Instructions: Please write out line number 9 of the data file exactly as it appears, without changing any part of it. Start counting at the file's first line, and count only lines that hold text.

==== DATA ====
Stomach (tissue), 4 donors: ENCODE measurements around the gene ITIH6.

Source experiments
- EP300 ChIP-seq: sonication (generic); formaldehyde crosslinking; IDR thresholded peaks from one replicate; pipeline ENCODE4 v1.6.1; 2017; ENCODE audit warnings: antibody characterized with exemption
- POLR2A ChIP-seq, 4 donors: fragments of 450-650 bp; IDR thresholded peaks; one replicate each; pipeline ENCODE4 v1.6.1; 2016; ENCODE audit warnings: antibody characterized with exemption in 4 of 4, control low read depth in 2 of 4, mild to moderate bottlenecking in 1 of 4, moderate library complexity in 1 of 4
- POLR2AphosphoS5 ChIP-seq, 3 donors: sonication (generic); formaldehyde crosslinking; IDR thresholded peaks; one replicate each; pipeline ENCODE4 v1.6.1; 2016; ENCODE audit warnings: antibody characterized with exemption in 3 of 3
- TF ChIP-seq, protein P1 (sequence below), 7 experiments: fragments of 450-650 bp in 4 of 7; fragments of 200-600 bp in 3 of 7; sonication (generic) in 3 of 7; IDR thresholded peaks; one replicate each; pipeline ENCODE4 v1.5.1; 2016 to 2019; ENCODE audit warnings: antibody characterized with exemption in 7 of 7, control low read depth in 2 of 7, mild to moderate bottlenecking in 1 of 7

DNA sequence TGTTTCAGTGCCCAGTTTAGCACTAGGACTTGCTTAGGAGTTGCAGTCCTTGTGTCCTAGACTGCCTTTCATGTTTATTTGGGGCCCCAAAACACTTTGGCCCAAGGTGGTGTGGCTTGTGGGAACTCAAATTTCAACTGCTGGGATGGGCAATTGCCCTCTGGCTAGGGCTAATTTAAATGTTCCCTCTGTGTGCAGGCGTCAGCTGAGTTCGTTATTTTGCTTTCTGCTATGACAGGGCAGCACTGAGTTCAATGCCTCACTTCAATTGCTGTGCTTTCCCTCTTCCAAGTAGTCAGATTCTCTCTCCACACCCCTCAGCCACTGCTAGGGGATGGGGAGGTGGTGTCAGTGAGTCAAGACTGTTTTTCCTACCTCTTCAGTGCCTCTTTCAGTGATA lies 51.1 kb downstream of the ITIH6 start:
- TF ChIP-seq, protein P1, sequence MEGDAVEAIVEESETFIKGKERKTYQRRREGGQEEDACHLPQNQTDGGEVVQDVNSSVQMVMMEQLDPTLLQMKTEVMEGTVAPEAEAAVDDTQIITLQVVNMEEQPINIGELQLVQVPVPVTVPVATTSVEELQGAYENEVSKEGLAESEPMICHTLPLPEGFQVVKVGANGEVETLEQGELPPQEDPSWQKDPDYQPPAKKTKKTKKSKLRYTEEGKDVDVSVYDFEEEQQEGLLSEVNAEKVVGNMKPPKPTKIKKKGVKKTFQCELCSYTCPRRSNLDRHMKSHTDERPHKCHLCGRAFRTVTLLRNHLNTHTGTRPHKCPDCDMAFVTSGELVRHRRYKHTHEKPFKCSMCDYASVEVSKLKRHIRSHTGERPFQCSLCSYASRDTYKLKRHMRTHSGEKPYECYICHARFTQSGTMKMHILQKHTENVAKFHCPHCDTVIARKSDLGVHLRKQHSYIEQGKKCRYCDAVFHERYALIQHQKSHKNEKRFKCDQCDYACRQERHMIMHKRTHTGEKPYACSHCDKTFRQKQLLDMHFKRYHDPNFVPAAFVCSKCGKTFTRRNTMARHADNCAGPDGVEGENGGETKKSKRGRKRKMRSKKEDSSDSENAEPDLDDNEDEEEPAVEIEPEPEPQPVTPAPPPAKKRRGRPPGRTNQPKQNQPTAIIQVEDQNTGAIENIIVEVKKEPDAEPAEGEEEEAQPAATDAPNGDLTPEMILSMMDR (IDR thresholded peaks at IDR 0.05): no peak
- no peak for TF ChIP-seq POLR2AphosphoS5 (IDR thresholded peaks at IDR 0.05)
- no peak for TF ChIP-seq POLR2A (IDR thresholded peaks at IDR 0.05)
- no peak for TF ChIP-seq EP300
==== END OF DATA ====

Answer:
- no peak for TF ChIP-seq POLR2AphosphoS5 (IDR thresholded peaks at IDR 0.05)